'Whatever Happened to Modernism? is a personal mapping of what modernism means to Josipovici, and what makes it both difficult and irreplaceable in his eyes ...  His books is similarly eloquent, besides being, in its task of charting modernism's uniqueness, ingenious, unexpected, astute and insightful.  It's also - because of its passion and intelligence - readable, in a way a modernist would approve of ...' — Amit Chaudhuri, The Independent

"Josipovici's erudite and intelligent polemic raises more questions than it answers - always a good thing."—Tom McCarthy, Daily Telegraph

'This short, fierce book is clearly very personal ... Nevertheless, I enjoyed the sinuousness and vigour of Josipovici's arguments.'  — Sam Leith, Sunday Times

'Now in his seventies, he is formidably cultivated ... Not that he condescends.  Josipovici carries his learning lightly and the meditations on Modernism which make up the body of the book are instructive and accessible ... This is a book  ... one can't help rather enjoying.' — John Sutherland, Literary Review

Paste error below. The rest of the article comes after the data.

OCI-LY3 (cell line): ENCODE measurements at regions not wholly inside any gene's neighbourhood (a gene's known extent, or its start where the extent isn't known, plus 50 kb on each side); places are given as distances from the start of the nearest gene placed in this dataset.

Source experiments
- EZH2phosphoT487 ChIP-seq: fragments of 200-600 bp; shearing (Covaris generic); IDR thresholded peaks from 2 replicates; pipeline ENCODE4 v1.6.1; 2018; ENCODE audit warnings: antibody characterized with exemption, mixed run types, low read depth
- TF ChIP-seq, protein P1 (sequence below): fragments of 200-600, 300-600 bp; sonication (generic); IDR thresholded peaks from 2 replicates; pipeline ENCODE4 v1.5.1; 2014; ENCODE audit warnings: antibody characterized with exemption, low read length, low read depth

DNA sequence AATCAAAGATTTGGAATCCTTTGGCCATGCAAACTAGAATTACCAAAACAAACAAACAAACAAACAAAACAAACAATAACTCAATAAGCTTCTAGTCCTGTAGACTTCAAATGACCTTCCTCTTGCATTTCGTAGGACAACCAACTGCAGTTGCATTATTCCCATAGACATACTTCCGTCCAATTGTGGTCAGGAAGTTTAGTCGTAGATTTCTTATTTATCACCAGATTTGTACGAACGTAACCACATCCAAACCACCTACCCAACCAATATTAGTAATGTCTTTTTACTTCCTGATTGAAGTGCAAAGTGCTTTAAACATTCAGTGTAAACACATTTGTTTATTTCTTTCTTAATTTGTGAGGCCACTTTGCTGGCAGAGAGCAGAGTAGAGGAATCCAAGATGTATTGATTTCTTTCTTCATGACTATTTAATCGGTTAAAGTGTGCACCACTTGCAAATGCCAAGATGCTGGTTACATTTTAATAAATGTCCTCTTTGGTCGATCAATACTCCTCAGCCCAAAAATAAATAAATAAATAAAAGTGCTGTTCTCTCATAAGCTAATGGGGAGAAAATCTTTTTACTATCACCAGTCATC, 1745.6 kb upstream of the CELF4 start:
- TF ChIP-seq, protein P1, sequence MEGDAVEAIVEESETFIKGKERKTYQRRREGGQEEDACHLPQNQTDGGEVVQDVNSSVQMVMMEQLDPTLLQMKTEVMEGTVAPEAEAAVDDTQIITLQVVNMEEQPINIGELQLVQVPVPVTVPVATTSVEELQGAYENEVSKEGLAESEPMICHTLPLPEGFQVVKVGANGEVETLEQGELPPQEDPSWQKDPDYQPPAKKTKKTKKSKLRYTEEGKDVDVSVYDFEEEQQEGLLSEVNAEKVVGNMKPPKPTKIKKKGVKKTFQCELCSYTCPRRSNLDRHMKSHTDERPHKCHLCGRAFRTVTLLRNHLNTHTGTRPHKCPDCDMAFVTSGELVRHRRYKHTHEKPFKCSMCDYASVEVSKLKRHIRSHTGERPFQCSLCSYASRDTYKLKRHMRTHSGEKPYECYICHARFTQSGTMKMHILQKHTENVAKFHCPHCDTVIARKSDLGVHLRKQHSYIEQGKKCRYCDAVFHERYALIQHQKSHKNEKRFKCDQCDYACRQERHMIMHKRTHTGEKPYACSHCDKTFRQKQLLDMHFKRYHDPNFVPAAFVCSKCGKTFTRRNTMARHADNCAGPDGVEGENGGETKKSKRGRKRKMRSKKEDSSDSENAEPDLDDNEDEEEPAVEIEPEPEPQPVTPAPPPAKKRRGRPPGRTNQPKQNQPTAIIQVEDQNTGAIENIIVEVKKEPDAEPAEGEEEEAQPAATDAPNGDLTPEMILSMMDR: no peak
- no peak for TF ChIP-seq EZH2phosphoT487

'What can't be faulted is the plaintive logic running through this book.  In cultural terms, we live in deeply conservative times ... Yet can anyone, now, name the successful middlebrow writer of 1922 or 1915?  Of course not.  That alone should give Josipovici comfort.' — Tom McCarthy, The Guardian

"An essential work that is highly readable and quotable. Those familiar with Josipovici's work with recognize that respect, and the humanity underlying. . . . His position is well articulated. . . . Hopefully future writers will regard this impressive and impassioned book as an invitation to engage openly with [Josipovici's] story and view of modernism."—Jeff Bursey, American Book Review